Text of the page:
11. Greece: The state-owned railway company TRAINOSE has been privatised and was 100% taken over by the Italian Ferrovie Dello Stato in 2016. Ferrovie is expected to increase commercial transport links as well as passenger transport and has already raised EUR 1 billion funding to proceed with investments and upgrade the network. These commercial transport links are expected to further increase following the arrival of two new rail freight carriers, Rail Cargo Logistics Goldair SA and Piraeus Europe Asia Rail Logistics (Pearl) SA. However, further liberalisation and increase of rail's modal share remains a big challenge for Greece.
  12. Hungary: Despite passenger transport being open to new entrants, domestic rail passenger transport is not fully liberalised in Hungary. While the rail freight market has opened up for competition, in passenger transport the market share of competitors to the incumbent was at 3-3.5% in 2016. There seems to be no intention to fully separate the infrastructure manager from the rail passenger transport operator. The politically sensitive preferential tariff system providing discounts to a great proportion of passengers in an untargeted way has been maintained.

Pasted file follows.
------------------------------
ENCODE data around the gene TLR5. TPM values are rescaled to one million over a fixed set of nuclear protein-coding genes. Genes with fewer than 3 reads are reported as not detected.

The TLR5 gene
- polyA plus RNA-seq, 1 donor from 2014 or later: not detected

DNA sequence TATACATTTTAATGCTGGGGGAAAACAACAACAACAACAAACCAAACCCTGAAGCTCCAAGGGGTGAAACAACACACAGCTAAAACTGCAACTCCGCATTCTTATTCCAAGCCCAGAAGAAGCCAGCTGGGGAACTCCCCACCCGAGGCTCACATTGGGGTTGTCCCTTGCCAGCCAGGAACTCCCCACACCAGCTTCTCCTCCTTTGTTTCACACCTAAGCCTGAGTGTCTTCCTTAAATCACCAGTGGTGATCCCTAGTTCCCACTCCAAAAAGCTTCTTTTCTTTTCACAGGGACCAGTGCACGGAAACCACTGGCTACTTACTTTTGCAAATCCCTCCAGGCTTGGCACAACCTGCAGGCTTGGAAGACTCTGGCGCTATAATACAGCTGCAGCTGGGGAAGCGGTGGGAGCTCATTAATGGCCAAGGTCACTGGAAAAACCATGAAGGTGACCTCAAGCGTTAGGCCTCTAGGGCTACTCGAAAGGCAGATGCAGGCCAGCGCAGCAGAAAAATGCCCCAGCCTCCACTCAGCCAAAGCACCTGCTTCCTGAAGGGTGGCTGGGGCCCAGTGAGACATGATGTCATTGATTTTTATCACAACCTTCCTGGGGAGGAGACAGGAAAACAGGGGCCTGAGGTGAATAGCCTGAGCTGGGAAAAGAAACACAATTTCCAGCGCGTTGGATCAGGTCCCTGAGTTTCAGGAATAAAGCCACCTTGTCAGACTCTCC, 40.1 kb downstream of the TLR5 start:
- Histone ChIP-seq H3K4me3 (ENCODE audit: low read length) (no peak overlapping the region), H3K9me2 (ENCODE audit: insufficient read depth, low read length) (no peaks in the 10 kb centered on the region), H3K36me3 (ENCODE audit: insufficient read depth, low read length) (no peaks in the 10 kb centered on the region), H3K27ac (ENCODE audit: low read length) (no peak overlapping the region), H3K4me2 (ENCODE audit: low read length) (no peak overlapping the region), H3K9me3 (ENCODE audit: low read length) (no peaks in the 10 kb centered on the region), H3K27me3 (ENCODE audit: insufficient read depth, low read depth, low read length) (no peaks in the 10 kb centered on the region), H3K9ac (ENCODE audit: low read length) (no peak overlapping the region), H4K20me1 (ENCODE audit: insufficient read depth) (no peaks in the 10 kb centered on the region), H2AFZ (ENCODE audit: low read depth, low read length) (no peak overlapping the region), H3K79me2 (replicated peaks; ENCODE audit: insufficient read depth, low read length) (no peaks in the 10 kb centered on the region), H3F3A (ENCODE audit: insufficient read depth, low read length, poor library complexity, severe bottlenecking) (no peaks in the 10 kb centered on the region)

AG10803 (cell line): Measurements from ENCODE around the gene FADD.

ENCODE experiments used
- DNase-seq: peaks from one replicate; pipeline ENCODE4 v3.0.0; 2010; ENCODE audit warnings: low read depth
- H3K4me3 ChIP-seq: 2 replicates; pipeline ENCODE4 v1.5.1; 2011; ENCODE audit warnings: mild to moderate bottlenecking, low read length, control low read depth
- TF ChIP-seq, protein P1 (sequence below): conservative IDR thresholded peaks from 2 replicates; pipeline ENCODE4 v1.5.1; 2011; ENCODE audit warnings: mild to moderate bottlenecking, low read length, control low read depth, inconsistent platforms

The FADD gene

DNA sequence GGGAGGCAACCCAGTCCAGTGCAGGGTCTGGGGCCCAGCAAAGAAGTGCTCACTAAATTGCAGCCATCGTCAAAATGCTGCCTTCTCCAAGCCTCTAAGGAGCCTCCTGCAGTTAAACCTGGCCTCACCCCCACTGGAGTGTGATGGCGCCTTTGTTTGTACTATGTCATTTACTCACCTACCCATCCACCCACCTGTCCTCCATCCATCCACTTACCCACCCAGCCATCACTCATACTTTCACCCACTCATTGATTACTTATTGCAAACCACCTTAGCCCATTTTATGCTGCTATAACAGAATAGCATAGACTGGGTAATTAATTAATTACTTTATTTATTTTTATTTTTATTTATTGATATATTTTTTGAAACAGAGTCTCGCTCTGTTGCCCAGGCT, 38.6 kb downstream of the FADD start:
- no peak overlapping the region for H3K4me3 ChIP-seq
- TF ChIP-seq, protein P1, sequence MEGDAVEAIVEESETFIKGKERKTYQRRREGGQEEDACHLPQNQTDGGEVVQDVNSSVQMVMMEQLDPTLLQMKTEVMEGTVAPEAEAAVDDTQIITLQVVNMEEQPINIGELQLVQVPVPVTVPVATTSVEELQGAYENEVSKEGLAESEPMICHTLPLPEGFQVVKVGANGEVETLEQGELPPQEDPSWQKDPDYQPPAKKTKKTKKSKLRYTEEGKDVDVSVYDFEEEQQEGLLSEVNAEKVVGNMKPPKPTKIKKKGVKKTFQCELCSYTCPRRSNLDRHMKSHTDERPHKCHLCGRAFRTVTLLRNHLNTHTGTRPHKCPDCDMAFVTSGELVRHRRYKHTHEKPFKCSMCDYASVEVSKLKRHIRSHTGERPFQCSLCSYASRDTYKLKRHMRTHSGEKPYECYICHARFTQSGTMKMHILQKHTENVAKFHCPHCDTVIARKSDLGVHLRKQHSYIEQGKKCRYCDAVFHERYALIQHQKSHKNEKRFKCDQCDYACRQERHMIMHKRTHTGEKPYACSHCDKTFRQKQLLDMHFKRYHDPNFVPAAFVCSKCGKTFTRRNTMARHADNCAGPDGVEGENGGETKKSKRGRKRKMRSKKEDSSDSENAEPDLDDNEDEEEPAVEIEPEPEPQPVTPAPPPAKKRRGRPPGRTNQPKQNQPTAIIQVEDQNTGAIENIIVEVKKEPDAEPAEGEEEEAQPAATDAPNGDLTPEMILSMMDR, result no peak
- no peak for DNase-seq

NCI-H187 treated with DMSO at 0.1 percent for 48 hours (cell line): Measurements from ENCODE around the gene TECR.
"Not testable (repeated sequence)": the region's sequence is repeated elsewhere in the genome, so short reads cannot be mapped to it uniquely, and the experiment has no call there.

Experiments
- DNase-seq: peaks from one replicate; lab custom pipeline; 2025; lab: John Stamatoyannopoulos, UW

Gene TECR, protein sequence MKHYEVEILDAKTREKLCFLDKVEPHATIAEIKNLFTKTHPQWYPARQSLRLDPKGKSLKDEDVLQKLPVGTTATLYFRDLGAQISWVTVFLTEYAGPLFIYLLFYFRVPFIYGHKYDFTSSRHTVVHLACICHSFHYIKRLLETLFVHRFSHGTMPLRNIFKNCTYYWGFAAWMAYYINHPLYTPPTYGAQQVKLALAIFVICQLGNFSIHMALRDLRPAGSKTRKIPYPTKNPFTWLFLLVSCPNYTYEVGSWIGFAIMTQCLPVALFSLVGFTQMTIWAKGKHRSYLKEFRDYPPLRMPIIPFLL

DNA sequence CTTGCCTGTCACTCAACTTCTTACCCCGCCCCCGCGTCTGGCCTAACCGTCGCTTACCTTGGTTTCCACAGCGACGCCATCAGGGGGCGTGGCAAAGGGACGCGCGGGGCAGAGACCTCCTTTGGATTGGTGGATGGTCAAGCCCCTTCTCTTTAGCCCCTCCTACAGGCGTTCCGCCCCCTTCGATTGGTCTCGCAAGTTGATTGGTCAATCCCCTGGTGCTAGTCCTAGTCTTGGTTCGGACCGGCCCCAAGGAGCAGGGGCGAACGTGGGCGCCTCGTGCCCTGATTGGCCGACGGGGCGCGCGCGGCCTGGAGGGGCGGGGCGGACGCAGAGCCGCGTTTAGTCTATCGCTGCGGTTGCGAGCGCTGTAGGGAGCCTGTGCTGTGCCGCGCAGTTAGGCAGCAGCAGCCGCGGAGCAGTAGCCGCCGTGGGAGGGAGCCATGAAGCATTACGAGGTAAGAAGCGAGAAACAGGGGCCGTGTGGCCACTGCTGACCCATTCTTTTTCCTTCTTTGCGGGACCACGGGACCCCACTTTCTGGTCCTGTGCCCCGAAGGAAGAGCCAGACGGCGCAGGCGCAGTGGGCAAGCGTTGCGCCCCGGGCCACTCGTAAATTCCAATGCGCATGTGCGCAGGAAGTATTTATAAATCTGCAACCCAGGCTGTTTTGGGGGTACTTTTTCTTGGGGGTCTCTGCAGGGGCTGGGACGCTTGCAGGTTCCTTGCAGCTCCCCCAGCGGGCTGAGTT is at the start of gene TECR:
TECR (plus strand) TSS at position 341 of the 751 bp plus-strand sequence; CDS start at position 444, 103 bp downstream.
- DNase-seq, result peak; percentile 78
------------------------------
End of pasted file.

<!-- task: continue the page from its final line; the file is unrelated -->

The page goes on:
13. Ireland: Rail services in Ireland are provided by Iarnród Éireann (which is the only operator). Most routes in the Republic radiate from Dublin. Total length of rail lines in use as of 2016 is 1 894 km. Ireland has a very low density of rail compared to other EU countries and the majority of Irish rail travel is fuelled by diesel, with a Dublin commute line (DART) being the one exception.
  14. Italy: At the legislative level, the rail market is already open to competition in Italy. However, competition is still limited, with the notable exception of the high speed rail segment. The entrenched position of the railway incumbent makes market entry difficult. The Italian national railway company Ferrovie dello Stato SpA is organised as a holding that controls both the infrastructure manager (RFI) and the incumbent operator (Trenitalia) which has a very high market share in both passenger and freight transport. Italian law allows regions to freely tender their public service contracts, but very few have done so. Moreover, some legal restrictions to competition remain, such as licence requirements.